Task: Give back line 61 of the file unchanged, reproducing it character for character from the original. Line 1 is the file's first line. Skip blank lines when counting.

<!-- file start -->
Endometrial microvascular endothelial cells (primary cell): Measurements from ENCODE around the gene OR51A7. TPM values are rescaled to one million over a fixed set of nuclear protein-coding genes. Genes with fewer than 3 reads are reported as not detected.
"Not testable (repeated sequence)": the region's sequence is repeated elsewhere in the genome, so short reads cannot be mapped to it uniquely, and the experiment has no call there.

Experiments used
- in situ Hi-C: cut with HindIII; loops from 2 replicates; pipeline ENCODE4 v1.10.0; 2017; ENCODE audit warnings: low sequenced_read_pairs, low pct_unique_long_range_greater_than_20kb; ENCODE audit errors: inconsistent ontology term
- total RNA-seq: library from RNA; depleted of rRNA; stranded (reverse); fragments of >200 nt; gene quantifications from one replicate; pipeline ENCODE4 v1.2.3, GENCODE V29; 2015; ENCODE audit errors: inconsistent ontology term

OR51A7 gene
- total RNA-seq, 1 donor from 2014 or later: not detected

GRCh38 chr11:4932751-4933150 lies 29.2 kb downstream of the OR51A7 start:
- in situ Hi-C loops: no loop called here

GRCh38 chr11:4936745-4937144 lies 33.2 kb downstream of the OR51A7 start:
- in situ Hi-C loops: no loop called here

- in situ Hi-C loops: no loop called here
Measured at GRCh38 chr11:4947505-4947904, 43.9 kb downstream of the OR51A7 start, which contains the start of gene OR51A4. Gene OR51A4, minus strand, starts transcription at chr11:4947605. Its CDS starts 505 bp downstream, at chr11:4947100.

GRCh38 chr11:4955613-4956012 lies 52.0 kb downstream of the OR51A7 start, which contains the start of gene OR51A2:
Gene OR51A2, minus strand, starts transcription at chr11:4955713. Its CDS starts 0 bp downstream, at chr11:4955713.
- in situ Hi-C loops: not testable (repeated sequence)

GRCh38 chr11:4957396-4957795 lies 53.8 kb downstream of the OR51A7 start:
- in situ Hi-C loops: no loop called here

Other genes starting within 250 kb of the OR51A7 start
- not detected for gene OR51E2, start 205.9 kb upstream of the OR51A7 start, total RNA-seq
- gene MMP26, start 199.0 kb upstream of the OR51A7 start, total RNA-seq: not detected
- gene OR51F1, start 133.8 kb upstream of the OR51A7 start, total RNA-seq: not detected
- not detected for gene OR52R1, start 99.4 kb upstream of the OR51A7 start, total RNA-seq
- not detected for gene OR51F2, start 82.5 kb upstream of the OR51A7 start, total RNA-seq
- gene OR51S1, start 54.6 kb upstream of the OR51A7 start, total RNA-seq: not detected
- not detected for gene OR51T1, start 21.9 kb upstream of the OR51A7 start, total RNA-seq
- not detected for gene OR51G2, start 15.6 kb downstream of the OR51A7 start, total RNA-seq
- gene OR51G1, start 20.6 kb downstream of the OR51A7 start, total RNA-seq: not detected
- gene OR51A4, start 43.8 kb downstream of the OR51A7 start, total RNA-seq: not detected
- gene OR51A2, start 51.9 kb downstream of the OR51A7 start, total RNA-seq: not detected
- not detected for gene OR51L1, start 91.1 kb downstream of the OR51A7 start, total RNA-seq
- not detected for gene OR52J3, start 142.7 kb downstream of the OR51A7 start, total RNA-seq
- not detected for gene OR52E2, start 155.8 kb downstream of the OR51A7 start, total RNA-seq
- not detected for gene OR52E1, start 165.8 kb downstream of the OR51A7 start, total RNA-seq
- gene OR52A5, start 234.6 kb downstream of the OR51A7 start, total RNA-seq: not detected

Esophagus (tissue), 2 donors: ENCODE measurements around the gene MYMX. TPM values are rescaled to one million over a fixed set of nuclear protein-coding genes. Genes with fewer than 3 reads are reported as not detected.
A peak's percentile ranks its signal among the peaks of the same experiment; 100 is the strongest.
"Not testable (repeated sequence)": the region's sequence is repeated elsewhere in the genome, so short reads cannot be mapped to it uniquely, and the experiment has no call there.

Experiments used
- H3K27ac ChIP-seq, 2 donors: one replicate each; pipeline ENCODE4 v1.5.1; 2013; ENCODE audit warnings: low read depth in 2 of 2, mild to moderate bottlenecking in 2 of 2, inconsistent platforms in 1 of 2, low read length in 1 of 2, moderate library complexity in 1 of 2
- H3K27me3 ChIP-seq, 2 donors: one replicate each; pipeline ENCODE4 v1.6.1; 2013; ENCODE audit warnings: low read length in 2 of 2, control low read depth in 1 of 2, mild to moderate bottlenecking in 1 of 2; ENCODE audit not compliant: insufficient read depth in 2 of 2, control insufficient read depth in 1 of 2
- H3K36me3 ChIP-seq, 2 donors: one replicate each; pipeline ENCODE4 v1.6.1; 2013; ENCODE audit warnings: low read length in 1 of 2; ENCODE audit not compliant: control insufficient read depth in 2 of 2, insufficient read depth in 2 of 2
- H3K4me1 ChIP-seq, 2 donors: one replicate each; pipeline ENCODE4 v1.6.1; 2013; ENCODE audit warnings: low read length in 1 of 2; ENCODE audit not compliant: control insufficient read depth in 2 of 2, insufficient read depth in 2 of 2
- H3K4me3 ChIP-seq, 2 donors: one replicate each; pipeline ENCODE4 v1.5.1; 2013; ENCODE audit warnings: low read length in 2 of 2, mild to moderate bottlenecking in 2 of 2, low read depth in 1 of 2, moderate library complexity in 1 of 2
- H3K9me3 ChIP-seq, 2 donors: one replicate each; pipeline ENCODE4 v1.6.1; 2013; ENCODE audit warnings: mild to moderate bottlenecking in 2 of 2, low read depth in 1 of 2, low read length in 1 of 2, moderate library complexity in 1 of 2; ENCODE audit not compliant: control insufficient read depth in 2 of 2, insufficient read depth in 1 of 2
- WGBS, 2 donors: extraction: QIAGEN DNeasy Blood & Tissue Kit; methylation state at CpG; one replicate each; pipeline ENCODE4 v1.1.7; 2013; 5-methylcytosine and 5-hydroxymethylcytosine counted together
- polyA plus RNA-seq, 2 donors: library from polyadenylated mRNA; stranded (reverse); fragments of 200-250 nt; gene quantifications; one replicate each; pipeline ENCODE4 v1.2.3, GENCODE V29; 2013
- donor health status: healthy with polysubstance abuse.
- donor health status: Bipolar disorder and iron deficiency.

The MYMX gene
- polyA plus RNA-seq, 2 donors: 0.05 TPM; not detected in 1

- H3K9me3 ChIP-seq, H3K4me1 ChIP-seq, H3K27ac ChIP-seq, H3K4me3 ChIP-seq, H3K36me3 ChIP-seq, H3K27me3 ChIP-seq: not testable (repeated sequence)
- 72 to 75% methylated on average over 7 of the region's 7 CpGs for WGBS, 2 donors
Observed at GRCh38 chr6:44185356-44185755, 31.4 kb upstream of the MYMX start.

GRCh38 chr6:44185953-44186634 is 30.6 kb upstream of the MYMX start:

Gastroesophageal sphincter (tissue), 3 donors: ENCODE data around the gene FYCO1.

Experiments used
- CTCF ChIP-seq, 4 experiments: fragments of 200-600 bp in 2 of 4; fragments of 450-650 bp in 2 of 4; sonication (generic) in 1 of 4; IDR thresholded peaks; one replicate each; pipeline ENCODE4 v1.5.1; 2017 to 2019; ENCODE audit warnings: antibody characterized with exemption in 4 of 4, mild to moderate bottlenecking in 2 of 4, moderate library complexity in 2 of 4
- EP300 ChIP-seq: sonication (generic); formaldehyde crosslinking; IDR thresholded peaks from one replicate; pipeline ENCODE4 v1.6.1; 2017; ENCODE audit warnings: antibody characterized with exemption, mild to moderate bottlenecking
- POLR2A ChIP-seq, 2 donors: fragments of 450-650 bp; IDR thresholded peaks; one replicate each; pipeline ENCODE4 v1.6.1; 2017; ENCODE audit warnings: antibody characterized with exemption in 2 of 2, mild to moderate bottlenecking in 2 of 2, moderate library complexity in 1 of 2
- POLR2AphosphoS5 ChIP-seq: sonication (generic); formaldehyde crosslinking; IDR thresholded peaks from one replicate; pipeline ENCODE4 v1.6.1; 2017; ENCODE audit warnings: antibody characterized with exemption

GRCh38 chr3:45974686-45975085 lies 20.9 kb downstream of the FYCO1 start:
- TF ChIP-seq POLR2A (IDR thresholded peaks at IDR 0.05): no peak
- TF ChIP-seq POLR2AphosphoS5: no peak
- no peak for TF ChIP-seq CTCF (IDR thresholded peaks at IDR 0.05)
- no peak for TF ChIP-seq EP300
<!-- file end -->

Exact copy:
- POLR2AphosphoS5 ChIP-seq: sonication (generic); formaldehyde crosslinking; IDR thresholded peaks from one replicate; pipeline ENCODE4 v1.6.1; 2017; ENCODE audit warnings: antibody characterized with exemption